- Detailed market data on equities, options, mutual funds and a wide range of bonds, including corporate, municipal, Treasury and agency bonds;
- A full profile for every exchange-listed company, including company description, recent news stories and SEC filings, and an interactive list of domestic securities the company issues;
- Information on individual securities, equities indexes and the FINRA-Bloomberg Active U.S. Corporate Bond Indexes for investment-grade and high-yield bonds;
- U.S. Treasury Benchmark yields, market news, an economic calendar and other information indicating current market conditions; and
- FINRA Investor Education material.
- Two out of three grandparents prefer grandparenting to parenting;
- 79% of grandparents agree that kids today do not understand the value of a dollar and 57% say they are concerned that if they give their grandkids too much that they will spoil them;
- Grandparents believe their kids do a better job providing for their grandkids than they do teaching them good money habits.
- Find Financial Aid Dollars: If you think you may be eligible for federal student aid, you should file the Free Application for Federal Student Aid (FAFSA). There are many types of aid available; you can find out more at www.fafsa.edu.gov. There are also sources other than federal aid. The College Board site (www.collegeboard.com) offers advice on conducting a scholarship search and provides links to several free search services. But be careful not to be taken in by scholarship scams. The Federal Trade Commission offers tips for parents at www.ftc.gov/bcp/conline/edcams/scholarship/.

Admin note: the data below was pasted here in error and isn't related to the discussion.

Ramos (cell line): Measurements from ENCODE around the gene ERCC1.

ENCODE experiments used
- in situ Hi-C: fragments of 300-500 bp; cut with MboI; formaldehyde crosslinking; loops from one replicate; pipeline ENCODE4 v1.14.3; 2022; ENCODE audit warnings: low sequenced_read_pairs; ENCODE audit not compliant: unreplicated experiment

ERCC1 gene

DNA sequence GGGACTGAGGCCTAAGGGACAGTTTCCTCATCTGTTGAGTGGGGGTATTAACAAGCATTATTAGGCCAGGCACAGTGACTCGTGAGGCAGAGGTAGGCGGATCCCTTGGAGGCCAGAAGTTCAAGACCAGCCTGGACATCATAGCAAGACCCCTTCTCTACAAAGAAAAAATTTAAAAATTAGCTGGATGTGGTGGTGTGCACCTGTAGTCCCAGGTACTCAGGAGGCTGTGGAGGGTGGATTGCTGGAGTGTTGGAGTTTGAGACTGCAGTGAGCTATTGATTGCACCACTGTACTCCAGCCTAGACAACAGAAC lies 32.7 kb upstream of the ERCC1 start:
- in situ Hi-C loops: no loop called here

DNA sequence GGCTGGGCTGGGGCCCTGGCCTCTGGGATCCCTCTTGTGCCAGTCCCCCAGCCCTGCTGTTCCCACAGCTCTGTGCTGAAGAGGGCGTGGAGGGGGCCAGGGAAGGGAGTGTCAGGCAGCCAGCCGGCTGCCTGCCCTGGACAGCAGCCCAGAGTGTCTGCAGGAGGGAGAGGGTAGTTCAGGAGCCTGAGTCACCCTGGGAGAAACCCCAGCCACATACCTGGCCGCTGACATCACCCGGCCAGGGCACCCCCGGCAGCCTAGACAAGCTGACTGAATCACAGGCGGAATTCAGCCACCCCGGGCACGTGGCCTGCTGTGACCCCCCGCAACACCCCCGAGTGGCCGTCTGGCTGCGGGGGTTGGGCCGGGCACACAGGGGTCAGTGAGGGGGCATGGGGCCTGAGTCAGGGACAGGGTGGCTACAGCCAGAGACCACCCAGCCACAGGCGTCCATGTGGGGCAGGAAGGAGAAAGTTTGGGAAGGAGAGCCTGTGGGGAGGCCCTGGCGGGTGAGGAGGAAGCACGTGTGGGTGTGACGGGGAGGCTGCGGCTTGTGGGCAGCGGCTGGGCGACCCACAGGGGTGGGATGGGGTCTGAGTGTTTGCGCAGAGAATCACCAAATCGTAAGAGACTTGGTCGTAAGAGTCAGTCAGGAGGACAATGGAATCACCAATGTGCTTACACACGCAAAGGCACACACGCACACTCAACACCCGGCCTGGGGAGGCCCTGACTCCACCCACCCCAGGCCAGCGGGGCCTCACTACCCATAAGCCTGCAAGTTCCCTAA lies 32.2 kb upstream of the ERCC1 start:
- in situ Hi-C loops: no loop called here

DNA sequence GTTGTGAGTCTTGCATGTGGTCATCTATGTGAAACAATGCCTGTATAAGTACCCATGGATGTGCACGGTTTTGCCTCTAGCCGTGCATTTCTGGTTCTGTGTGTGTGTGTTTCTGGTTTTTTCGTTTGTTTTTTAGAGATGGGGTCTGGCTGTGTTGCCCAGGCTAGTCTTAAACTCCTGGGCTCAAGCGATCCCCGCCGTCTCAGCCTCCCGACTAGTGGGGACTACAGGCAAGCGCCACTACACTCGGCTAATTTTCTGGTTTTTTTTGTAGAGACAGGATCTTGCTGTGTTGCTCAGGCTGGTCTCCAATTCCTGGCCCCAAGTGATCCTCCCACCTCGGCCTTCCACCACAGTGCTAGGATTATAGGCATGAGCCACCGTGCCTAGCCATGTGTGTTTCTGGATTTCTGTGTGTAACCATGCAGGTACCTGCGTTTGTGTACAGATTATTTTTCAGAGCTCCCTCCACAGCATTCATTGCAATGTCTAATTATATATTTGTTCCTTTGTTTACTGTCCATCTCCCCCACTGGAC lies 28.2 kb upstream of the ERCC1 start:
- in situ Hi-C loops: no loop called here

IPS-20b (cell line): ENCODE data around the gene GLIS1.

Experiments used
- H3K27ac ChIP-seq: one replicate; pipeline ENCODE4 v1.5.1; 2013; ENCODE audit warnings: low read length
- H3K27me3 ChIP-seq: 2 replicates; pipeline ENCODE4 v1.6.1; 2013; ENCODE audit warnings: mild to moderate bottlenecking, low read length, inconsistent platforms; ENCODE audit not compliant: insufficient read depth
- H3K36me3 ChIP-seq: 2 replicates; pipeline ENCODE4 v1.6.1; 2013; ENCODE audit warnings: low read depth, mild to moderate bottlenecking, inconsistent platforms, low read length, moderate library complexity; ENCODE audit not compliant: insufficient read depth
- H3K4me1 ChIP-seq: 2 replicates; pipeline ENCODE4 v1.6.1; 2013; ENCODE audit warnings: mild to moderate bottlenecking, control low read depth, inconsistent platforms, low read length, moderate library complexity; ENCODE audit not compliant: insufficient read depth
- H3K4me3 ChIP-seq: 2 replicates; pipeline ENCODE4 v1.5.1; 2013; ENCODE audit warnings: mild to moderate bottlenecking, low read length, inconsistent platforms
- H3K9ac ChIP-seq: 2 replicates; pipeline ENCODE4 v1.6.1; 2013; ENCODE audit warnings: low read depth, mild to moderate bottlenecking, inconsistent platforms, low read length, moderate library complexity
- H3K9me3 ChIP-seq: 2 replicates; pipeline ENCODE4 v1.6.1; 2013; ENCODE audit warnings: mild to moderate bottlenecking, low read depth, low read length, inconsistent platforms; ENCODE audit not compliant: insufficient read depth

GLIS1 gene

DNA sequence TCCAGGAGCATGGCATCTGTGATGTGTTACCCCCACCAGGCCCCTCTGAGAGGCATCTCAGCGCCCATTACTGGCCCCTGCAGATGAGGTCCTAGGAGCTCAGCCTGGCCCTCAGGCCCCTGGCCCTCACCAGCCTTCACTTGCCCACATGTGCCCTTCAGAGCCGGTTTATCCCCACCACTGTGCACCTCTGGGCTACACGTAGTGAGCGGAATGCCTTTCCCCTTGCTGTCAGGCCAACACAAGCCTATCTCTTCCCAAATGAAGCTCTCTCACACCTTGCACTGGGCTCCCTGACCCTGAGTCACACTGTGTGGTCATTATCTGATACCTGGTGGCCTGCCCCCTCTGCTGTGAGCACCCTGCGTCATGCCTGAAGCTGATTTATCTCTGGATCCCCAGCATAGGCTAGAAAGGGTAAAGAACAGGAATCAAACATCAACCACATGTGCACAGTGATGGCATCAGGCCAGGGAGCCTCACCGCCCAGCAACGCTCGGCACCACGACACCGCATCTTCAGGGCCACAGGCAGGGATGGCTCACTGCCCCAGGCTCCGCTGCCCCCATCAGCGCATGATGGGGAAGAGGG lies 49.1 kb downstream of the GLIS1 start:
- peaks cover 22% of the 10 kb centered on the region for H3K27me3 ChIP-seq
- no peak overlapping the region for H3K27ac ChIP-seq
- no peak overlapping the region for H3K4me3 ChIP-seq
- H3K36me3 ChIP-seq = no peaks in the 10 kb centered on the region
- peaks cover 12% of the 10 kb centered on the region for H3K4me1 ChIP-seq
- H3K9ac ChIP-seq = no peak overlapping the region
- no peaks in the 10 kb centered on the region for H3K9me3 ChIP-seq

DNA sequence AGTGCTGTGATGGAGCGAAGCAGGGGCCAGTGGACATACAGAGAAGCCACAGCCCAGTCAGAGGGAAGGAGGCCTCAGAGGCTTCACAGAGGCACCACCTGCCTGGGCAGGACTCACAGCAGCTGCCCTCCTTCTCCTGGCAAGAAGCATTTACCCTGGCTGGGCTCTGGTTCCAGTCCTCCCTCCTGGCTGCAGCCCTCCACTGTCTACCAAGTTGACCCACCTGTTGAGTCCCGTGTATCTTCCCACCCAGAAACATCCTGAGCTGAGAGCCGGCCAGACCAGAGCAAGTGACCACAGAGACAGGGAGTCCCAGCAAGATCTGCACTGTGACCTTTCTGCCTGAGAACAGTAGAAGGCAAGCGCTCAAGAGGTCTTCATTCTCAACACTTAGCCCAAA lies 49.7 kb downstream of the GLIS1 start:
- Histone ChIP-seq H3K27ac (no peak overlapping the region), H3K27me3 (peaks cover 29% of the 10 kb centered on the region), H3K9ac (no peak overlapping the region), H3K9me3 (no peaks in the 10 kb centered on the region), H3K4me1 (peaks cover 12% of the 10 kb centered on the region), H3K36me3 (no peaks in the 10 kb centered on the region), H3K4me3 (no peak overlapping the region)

- Seek a Match: Students who apply to colleges where their grades and test scores are securely in the top 25% of the student body are more likely to get generous aid packages.
- State Your Case: What happens when a school has accepted your child and offered some aid, but not enough to realistically cover expenses? There is no harm in asking for more. Arrange to meet the financial aid officer in person, and let him or her know that the school is your childs top choice, but the family just cant swing the payment.
- Start at a Community College: Students can begin at a less expensive community college and live at home during the first year or two, then transfer to, and graduate from, a more elite school.
- Maximize Tax Benefits: College savings plans, such as 529 plans, make it possible to invest money for college that can grow tax free.
FINRA Launches On-Line Market Data Resource
The newly created Financial Industry Regulatory Authority (FINRA) has launched a new, free on-line information resource for retail investors, with a strong emphasis on fixed-income securities. The data includes:
FINRA was created by the combination of the NASD and the regulatory and enforcement functions of the New York Stock Exchange. The on-line information is located in the Market Data section of FINRAs Web site at www.finra.org/marketdata.
Grandparents Prefer the Grand Part of Parenting
AARP Financial has released a research survey of grandparents and their relationships with, and support of, their grandchildren. The survey results include the following:
AARP financial, a wholly owned taxable subsidiary of AARP, has created a special Web site, www.aarpfinancial.com/grandparents, where you can learn principles for investing for your grandchildren and get guidance on how to talk to grandkids about investing.
Last-Minute College Savings Ideas
If you have a child who will be attending college soon, and you havent begun to save, there are options available for parents whose college nest egg is not what it should be, according to the Pennsylvania Institute of Certified Public Accountants (PICPA).
Source: The Pennsylvania Institute of Certified Public Accountants (PICPA).